the invisible story - The reason eludes me, but often I’ve felt the urge to write, but felt I can’t or… http://t.co/JleUo2P
The reason eludes me, but often I’ve felt the urge to write, but felt I can’t or shouldn’t or will fumble and use small uninteresting words. Who needs more to read online?! Honest.
That’s what this post is for. To be honest. To be honest, there’s an invisible story we’re all trying to visualize. We’ve seen it once, but in a way never have. “I’ll know it when I see it!,” they say. And we concept and draw and test and ask for feedback and study and give ourselves to professionalism with the coolest of indifference. The smoke over this story is a great veneer hiding the most elegant solution to our innermost desires - everyone’s! in fact. I believe, if I just delve a bit deeper into the data, the true story will emerge, the masses will indeed understand the story, visualization will triumph as the commentary of the ages, and you’ll find analysts sipping martinis on the beach wondering who they will enlighten next. It’s a romantic story. Poetic even. But who reads poetry these days anyhow? Much less, who listens to someone reading poetry. They tumble through words with considerably more elegance and insight often than this very tumble(r), yet to read online is empowering and autonomous. To sit and listen to words you could skim considerably faster is opposite every blog marketing blog will tell you:
- Make your opinion known
- Link like crazy
- Write less
- 250 Words is enough
- Make Headlines snappy
- Write with passion
- Include Bullet point lists
- Edit your post
- Make your posts easy to scan
- Be consistent with your style
- Litter the post with keywords
(I’m glad I just fulfilled requirement #7, *phew!)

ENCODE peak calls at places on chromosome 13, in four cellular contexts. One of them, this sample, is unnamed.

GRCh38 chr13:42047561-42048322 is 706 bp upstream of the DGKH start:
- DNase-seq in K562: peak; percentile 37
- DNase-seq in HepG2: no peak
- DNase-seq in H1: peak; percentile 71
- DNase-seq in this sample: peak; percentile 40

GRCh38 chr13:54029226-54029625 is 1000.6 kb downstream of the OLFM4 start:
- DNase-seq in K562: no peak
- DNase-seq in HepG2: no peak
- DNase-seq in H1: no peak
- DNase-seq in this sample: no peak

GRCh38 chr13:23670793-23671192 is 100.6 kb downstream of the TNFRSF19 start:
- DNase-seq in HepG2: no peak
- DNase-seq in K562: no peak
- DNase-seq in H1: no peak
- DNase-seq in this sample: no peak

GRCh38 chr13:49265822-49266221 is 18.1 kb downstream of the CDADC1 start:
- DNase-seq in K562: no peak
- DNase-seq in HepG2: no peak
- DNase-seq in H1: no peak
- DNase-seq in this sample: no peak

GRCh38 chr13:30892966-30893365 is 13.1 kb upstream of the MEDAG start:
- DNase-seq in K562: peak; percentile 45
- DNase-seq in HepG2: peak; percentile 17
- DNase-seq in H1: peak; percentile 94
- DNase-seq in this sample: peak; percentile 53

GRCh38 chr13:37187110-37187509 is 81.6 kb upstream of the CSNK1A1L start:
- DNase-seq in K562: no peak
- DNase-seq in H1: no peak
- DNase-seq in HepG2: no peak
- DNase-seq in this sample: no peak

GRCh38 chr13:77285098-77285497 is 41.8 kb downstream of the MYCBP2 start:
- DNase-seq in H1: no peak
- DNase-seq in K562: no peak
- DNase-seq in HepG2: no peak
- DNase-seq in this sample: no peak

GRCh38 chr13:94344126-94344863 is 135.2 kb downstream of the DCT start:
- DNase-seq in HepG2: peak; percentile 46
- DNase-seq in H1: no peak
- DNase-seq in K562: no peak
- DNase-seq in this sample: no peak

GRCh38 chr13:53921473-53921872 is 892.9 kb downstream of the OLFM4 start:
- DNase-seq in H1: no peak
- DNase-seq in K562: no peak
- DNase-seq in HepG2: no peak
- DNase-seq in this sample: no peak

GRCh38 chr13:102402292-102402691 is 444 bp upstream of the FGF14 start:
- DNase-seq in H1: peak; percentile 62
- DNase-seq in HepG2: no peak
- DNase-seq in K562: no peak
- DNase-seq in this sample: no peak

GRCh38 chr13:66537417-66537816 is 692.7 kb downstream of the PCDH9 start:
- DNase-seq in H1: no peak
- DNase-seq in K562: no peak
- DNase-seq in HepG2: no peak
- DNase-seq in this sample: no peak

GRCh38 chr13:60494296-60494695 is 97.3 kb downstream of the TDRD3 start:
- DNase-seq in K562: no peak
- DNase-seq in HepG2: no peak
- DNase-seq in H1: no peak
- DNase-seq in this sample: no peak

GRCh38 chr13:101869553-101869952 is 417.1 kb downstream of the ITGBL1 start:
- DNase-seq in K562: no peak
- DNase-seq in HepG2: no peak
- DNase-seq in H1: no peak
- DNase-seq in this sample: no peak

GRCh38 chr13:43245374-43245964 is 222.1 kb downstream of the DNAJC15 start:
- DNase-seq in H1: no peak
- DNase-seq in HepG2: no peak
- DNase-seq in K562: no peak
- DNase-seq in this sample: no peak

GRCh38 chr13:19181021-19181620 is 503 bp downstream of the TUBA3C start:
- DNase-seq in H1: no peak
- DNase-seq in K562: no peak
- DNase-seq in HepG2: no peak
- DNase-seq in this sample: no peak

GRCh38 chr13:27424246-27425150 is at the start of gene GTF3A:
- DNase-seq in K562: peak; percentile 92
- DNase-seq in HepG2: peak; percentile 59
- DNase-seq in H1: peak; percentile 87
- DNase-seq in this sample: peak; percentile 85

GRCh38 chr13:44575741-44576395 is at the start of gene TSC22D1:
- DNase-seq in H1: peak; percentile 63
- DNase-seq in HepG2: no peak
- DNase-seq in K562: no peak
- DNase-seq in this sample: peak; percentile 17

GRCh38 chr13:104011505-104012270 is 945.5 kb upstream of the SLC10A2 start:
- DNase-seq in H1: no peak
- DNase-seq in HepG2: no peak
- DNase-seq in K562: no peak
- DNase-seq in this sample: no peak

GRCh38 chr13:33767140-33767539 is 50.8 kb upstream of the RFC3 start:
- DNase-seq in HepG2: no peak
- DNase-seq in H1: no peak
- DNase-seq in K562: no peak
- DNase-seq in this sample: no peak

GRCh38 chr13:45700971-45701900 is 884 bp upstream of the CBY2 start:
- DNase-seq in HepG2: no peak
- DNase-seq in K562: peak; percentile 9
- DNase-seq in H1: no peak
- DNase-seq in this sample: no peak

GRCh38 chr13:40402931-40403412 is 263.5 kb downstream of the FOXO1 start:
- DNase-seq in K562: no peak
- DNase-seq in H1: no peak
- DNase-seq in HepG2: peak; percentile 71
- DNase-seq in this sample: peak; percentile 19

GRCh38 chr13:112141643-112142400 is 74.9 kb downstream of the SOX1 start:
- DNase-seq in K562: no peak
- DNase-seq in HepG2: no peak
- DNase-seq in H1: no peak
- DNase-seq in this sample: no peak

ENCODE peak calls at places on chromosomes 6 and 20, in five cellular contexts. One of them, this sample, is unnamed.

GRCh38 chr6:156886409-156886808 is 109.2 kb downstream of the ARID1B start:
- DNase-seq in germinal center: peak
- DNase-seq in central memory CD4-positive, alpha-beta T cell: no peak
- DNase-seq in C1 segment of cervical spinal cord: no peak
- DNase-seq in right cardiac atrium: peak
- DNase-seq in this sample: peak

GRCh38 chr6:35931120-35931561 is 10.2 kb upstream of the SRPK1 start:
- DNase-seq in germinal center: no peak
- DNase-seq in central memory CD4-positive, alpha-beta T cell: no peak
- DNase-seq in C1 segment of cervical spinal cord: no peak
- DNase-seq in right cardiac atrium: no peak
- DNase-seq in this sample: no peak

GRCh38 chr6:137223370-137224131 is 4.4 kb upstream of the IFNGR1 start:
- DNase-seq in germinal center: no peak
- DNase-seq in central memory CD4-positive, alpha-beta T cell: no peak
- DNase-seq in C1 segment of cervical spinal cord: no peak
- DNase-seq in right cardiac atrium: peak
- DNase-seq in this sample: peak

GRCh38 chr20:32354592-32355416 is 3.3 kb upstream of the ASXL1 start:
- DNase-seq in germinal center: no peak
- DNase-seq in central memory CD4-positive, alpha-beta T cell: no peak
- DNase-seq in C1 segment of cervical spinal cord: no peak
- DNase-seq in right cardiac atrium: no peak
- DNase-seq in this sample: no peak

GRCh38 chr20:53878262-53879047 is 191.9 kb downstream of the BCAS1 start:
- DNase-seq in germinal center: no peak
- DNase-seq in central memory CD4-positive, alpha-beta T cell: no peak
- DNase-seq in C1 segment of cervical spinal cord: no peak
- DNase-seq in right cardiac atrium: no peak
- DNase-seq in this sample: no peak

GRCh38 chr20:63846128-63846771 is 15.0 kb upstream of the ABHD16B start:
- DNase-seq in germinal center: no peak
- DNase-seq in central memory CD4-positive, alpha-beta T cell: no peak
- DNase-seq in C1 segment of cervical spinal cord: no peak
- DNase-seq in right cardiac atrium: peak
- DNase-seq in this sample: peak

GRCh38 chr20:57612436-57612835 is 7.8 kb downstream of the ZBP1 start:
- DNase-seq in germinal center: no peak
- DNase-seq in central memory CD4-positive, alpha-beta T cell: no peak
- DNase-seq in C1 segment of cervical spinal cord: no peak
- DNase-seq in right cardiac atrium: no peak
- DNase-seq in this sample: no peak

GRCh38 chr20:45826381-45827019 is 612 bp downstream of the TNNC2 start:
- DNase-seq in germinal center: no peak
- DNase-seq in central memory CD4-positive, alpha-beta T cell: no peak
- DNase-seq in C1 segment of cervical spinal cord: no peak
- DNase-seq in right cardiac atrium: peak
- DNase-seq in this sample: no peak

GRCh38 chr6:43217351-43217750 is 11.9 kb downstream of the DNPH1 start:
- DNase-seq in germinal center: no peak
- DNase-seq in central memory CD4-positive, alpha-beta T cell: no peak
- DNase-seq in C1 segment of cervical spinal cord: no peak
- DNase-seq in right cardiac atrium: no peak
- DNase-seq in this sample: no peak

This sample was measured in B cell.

My opinion (#1) is we should write what’s in our heart. If you feel an urge to write, do it. Don’t questions it’s content beyond you’re ability. Don’t freakin’ link (#2) to every other distraction the web has to offer. If there is a source worth siting to justify some findings, provide that. Don’t perpetuate every ADD inclination society so effortlessly embraces in our hunger to know more. People want a genuine point, not a repackaged version of another website (unless you’re the ad agency making millions on the innocent minded wanderings of people always searching but never finding, but that’s a different story). If you are writing something worth knowing, that is, if the work you set your mind to is to outwork a passion in your heart, there are no elegant theorems to craft it’s delivery and acceptance. To write less (#3) may make it more likely to be read, but this oversteps the importance of content. Where in that list of eleven is any inclination to writing with excellence - the length to which your topic justifies. I believe, even more than people want to move on with their day, if they set out to read and invest and hear you out, and if your writing gives them another light with which to understand that very day, there is something of beauty no bullet list can touch. That said, bullet lists are
- sometimes appropriate.
250 words (#4) are 144 + 106. They have no magic, nor tricks. If you told 255, perhaps you’ll get more geeks. I say, write the length you feel, write with honesty, be free, just speak.
Bullets (#7) are for gangs. They are akin to Edward Tufte’s regard for powerpoint:
Take a lesson from Barney Fife. It’s ok. Go watch for 1 minute. now,
nip it in the bud.